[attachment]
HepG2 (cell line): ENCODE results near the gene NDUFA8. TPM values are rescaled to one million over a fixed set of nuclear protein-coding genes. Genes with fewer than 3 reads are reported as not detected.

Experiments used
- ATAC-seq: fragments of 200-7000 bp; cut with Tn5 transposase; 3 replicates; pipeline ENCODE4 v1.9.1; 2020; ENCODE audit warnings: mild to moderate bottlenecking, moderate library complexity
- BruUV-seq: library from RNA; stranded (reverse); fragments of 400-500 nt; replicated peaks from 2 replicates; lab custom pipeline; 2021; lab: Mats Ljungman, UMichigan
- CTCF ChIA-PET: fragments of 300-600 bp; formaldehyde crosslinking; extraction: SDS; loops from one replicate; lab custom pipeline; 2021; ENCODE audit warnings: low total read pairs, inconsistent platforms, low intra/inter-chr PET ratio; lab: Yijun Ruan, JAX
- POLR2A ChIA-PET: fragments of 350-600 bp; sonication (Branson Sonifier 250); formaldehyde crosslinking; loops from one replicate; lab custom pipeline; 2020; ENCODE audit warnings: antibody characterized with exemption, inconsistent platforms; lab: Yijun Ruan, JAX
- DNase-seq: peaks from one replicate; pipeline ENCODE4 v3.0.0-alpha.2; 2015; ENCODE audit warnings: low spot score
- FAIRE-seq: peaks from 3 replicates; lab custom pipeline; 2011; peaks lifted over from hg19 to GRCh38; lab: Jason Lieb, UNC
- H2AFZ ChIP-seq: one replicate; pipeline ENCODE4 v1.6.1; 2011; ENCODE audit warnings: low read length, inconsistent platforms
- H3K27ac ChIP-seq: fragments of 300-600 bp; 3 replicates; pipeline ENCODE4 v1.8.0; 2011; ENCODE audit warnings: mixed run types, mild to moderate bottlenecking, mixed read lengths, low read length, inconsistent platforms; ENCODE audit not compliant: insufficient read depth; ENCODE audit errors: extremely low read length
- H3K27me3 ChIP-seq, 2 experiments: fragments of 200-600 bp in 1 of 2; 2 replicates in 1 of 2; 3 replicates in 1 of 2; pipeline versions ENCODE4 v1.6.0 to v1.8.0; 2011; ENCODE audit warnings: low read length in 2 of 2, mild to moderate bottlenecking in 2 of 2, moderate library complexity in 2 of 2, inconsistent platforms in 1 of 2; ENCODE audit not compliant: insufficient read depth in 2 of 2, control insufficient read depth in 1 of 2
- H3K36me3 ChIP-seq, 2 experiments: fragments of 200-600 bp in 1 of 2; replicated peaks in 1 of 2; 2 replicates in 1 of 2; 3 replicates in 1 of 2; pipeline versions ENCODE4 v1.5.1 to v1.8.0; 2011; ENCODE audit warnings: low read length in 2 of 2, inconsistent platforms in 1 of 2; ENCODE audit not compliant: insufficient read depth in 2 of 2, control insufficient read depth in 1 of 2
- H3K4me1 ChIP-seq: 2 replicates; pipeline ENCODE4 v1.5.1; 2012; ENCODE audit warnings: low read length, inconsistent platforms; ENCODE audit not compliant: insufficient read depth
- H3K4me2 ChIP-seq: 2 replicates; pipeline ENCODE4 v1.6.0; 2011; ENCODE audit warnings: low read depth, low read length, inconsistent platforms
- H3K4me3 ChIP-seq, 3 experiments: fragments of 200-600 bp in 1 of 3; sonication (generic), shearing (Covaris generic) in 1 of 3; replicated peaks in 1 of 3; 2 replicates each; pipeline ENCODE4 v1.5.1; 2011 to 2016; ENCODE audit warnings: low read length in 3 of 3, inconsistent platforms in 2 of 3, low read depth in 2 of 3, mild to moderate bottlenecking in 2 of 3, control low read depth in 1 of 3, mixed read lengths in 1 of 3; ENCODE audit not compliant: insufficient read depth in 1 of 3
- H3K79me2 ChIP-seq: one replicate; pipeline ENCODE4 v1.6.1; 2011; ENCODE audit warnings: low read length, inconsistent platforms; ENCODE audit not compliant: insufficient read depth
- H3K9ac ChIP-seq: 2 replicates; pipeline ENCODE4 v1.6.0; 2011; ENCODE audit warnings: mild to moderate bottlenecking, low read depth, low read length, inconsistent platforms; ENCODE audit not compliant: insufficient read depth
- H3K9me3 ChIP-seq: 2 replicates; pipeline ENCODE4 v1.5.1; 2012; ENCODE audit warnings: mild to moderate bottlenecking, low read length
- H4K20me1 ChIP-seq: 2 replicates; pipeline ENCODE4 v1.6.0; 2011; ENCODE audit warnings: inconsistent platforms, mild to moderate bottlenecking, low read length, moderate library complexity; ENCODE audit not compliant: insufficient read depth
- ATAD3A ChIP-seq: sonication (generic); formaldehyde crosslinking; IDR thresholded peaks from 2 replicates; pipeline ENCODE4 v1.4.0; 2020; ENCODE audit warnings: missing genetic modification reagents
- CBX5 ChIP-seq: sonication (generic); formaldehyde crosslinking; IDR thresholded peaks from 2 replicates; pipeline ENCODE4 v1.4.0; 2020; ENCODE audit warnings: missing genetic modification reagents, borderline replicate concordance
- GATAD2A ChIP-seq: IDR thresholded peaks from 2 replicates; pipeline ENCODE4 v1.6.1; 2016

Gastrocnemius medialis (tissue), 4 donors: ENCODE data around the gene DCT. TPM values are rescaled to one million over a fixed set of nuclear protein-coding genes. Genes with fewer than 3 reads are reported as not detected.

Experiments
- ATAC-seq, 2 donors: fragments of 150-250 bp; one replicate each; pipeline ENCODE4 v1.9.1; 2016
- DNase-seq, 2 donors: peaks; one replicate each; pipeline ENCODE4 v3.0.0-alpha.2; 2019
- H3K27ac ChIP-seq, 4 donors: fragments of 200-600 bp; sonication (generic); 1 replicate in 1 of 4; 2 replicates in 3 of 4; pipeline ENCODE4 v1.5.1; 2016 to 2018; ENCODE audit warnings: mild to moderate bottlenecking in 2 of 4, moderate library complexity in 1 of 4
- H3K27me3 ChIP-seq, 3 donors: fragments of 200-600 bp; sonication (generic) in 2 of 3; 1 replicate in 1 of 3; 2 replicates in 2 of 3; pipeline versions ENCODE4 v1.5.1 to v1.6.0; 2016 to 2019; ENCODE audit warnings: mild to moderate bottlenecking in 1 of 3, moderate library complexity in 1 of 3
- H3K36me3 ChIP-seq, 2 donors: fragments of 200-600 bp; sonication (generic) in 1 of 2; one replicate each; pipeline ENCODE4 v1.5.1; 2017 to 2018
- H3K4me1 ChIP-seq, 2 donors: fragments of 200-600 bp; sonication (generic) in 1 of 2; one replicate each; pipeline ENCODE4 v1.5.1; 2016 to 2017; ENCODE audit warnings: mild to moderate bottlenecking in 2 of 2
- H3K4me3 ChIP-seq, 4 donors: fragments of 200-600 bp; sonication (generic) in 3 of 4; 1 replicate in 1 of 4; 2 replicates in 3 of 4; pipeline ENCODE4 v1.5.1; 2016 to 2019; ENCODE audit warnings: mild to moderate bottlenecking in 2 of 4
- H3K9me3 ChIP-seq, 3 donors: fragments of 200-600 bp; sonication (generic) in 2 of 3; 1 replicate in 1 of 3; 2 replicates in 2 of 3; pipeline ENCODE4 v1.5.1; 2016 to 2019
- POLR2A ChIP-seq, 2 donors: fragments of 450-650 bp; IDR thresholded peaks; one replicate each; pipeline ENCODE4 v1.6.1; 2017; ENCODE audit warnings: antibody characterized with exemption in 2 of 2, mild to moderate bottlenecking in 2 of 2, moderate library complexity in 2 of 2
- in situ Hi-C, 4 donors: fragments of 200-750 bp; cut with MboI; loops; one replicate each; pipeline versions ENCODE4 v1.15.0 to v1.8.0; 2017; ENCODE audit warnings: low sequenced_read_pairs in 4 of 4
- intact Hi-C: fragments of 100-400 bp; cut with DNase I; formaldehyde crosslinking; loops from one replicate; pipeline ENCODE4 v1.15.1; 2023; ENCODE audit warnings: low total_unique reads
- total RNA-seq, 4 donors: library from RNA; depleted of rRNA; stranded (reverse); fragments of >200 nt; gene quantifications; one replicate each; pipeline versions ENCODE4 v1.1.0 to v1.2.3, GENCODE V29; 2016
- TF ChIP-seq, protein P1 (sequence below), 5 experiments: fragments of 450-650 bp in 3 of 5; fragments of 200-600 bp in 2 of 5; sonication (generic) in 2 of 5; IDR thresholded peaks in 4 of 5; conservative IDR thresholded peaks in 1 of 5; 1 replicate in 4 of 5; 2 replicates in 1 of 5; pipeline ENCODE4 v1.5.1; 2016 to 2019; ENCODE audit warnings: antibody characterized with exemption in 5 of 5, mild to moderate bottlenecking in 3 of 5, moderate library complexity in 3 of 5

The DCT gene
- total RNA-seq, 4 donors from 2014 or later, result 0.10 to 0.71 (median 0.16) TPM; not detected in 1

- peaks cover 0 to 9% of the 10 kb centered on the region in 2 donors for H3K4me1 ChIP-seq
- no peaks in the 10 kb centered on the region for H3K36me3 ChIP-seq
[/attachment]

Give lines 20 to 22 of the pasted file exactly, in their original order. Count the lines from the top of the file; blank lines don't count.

- ATAD3A ChIP-seq: sonication (generic); formaldehyde crosslinking; IDR thresholded peaks from 2 replicates; pipeline ENCODE4 v1.4.0; 2020; ENCODE audit warnings: missing genetic modification reagents
- CBX5 ChIP-seq: sonication (generic); formaldehyde crosslinking; IDR thresholded peaks from 2 replicates; pipeline ENCODE4 v1.4.0; 2020; ENCODE audit warnings: missing genetic modification reagents, borderline replicate concordance
- GATAD2A ChIP-seq: IDR thresholded peaks from 2 replicates; pipeline ENCODE4 v1.6.1; 2016